Will food throw up the next Flipkart?
Vjmedia Works | April 14, 2015
Potential of online food ordering market pegged at about Rs 95,000 crore; competition among quick-service brands likely to intensify
The organised food business in India is worth $48 billion, or Rs 3 lakh crore, of which food delivery is valued at $15 billion (Rs 94,755 crore). With online food delivery players like FoodPanda, TastyKhana, TinyOwl and Zomato building scale through partnerships, the organised food business is headed for some exciting yet turbulent times.
Food aggregators are nothing but marketplaces, which bring together consumers and organised and unorganised food makers. Small and big players are viewing this channel with great interest as it reduces the cost of acquiring customers substantially. Typically, 30-40 per cent of revenue of any food business is spent on marketing, but with these platforms, the cost of customer acquisition drops down.
But this also means that the market leaders can no longer take their position for granted because competition is set to explode and rivals can reach more places than before with these platforms.
Domino's started its online delivery channel in 2011 before others and today online ordering accounts for 30 per cent of its delivery business. Harneet Singh, vice-president (marketing) at Domino's Pizza, says both the mobile app and online ordering are seeing high double-digit growth. Domino's does 50,000 deliveries in a day, of which 15,000 are ordered online. That simply gives a sense of the potential of the market.
Domino's, which currently has 73 per cent of the organised pizza market, is a behemoth in the space and it sees tremendous potential in food aggregators as a channel to reach consumers. Though the online aggregators today account for a small portion of the deliveries, Singh expects this channel to grow, which is why Domino's has tied up with FoodPanda.
Explaining the sudden explosion in online food aggregator businesses, Saurabh Kochhar, CEO of FoodPanda, says: "The reason behind the excitement is that as a space it is untouched. As a category, food is an essential item and there is a repeat business potential. Everybody is trying to grab a piece of the pie of the food business. Food delivery is a big business in India and the nextFlipkart can come out of this category."
Online food aggregators or marketplaces are a new distribution channel for food brands. Akhil Puri of New York pizza chain Sbarro believes online aggregators give brands additional channel to access customers. "We get to penetrate areas where our reach is limited through these channels."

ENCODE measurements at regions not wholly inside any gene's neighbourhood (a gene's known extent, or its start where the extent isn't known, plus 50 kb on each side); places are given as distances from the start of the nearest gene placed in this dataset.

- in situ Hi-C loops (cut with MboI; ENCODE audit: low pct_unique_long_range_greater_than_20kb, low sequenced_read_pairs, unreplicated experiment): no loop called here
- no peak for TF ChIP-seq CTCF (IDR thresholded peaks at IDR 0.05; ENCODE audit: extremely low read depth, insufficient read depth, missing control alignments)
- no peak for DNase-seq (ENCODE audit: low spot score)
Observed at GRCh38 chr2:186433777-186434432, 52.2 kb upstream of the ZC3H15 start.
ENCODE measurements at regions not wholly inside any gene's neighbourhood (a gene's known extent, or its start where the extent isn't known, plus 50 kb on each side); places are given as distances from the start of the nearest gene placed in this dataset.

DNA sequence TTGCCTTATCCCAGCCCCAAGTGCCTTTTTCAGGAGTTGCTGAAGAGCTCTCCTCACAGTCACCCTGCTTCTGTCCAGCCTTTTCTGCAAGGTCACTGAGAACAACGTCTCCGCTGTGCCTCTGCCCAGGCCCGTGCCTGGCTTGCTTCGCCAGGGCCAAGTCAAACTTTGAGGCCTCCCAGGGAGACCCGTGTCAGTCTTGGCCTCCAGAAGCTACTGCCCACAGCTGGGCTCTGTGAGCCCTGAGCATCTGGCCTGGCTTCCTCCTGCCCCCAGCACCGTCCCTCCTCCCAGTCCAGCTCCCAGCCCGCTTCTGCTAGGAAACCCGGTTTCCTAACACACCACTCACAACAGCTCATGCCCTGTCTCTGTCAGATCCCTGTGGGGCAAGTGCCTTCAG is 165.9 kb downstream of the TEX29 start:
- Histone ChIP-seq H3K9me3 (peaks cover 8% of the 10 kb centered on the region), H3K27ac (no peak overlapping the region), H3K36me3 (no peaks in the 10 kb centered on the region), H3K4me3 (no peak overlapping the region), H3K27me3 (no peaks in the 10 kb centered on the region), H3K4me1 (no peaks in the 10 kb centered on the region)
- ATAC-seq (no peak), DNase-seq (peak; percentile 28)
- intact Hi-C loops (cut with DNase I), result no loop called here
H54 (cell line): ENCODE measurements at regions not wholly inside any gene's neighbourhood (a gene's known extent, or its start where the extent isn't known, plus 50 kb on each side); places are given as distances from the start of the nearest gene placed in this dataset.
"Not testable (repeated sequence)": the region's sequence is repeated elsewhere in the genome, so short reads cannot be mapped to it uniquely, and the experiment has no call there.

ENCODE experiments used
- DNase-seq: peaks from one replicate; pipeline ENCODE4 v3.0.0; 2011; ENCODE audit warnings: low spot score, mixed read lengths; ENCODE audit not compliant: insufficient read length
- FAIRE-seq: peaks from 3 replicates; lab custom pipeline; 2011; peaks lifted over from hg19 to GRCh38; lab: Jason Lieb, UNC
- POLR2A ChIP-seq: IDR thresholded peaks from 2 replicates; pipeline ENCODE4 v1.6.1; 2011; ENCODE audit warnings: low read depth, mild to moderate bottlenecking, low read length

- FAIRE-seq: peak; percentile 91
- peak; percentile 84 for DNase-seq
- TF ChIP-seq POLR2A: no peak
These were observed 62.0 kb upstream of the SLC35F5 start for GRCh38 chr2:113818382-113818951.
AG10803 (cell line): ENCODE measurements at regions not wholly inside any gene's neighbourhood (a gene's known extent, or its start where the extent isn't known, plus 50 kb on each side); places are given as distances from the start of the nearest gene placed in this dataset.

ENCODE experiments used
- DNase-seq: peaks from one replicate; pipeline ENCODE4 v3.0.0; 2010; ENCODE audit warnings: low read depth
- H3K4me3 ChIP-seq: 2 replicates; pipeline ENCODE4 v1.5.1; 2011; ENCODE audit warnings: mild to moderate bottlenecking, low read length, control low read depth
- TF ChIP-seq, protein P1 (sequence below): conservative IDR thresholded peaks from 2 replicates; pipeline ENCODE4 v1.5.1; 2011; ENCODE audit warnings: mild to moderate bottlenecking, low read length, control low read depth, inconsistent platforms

Faaso's, another food brand, processes 60,000 orders a month that come through its mobile app. Rohit Bhate, co-founder of Faaso's, says: "Over the past one year, there has been exponential growth in the number of people ordering food on the mobile phone in India."
The convenience has brought known and unknown brands on these platforms. Going by the numbers of players like Domino's, the potential for online food ordering does sound credible.
But online food aggregators are as much of a risk as they are an opportunity for organised food brands. Thanks to these platforms, competition is becoming fierce between brands and customer acquisition is no longer such a big problem. These platforms are delivering consumers on a platter to emerging and newer food brands who want to capture a larger slice of the market.
Therein resides the risk for entrenched players. A price war could break out in a bid to increase market share. Abneesh Roy, associate director (institutional equities research) at Edelweiss Securities, says: "If FoodPanda does high advertising and offers cash back, buy one-get one and flat offs, it can potentially become a strong platform and can be the Flipkart/Amazon of online food ordering. We believe this can be a significant threat to companies like Pizza Hut, Domino's since it gives the consumer a variety of options to choose not only other pizza players but other cuisines as well."
Harshvardhan Mandad, CEO of food aggregator TinyOwl, says home delivery today accounts for 10-15 per cent of total sales of most quick service restaurants but it is expected to increase rapidly over time. Users are asking for a lot more home deliveries and as a result Pizza Hut, KFC and McDonald's have started delivery too.
In fact, Starbucks has also started delivering for its loyal customers. In India, Starbucks is still in talks with some aggregators. Krispy Kreme has tied up with TinyOwl in Mumbai to improve access.
Here are some of the figures. FoodPanda has 12,000 partner restaurants on the website and is currently present in over 200 cities. TinyOwl, which is in the process of starting delivery business in Pune, Hyderabad and Bengaluru, delivers 3,000 orders in Mumbai daily. Zomato, which is expected to start taking delivery orders by March, expects to tie up with 10,000 restaurants across India.
The model is one where the aggregator charges a small fee or commission per order executed through the website or app and the order is completed by the food brand or restaurant.
Given that these platforms are heavily advertising to increase traffic, new brands are happy to ride the wave to find customers. TinyOwl's Mandad says many brands are coming to him and asking for help to increase their penetration or help increase market share. "We can do that by giving them higher visibility or through promotions. That is the beauty of the platform. We can go hyper-local and deliver customers," he says.
There's plenty of money to promote the website, app and the brands.